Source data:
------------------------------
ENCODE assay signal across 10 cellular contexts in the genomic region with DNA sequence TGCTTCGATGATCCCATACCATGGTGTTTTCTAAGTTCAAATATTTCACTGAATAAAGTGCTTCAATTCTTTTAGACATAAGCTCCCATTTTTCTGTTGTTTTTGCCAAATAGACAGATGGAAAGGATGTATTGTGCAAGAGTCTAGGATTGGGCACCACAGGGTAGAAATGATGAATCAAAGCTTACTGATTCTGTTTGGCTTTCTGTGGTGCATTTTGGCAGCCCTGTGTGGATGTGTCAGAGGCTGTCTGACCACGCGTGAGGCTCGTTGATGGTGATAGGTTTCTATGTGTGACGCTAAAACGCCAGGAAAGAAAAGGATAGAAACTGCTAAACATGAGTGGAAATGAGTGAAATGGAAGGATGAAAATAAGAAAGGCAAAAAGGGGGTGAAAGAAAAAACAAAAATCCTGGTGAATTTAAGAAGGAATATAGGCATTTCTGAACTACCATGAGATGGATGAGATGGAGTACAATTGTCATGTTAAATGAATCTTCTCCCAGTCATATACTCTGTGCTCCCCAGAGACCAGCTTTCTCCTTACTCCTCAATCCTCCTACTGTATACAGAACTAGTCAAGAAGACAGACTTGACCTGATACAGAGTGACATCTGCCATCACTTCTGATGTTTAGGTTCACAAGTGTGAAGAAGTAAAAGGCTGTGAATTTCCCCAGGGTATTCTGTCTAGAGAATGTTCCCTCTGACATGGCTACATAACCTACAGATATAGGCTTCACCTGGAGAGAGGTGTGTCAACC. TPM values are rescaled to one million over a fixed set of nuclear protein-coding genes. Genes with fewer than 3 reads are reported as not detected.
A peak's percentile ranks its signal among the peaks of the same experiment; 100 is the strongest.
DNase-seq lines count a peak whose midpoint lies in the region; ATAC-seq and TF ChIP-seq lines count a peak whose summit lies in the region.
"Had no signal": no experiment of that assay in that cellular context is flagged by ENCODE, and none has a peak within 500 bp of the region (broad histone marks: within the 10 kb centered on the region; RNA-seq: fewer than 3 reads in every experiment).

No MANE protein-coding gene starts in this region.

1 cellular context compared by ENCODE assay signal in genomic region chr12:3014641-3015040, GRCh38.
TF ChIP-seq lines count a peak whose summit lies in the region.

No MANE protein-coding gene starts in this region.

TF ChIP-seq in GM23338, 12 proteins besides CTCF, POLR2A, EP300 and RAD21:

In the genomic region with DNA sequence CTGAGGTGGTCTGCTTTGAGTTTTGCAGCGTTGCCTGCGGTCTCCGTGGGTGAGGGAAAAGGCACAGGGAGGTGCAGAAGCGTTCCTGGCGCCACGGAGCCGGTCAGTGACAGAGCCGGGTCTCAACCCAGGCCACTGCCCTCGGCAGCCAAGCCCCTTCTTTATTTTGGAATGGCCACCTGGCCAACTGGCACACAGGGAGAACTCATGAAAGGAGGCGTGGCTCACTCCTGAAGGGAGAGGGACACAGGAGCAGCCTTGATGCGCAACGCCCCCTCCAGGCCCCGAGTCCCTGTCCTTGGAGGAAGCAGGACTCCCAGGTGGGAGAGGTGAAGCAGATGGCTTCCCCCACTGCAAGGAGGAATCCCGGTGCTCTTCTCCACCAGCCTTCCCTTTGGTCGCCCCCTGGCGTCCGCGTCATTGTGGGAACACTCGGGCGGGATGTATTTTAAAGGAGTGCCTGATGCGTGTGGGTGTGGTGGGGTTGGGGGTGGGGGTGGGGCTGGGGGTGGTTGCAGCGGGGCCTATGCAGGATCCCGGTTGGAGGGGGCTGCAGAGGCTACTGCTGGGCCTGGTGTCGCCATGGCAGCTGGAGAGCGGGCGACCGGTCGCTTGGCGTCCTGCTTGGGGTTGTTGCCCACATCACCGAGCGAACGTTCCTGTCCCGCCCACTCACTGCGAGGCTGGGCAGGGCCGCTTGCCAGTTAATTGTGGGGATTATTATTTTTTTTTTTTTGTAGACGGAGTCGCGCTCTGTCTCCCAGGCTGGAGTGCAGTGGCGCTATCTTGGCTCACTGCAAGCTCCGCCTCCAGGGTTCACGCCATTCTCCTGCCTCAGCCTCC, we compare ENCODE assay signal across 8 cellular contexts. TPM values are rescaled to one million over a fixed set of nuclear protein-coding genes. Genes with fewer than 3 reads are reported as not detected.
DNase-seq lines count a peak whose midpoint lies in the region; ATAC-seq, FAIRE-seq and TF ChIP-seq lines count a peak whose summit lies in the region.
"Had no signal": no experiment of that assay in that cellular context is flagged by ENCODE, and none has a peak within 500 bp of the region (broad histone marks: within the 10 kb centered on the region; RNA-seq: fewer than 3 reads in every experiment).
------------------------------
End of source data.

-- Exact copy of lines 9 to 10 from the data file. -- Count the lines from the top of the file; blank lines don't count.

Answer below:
TF ChIP-seq in GM23338, 12 proteins besides CTCF, POLR2A, EP300 and RAD21:

In the genomic region with DNA sequence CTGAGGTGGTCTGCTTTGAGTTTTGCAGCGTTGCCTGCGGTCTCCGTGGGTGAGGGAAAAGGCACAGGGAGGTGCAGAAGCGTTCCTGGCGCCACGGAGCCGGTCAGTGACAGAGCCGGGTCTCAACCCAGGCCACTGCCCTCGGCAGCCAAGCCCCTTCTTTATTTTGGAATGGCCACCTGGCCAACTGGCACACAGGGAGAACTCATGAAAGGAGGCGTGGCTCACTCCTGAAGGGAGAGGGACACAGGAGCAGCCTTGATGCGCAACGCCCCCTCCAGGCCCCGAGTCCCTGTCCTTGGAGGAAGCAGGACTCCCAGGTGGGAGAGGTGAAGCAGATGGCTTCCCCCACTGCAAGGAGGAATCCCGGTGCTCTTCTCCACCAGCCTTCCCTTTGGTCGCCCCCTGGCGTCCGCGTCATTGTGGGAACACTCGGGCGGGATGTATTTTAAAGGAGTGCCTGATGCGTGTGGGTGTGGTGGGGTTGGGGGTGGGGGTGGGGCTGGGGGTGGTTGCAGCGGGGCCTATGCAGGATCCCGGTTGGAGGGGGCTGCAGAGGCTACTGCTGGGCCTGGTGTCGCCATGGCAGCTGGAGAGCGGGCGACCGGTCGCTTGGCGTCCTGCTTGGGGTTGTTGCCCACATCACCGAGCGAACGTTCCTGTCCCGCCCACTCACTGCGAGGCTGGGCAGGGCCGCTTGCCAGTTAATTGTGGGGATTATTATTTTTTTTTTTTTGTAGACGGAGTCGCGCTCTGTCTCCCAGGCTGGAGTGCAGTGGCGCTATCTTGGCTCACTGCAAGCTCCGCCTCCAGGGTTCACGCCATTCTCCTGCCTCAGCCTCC, we compare ENCODE assay signal across 8 cellular contexts. TPM values are rescaled to one million over a fixed set of nuclear protein-coding genes. Genes with fewer than 3 reads are reported as not detected.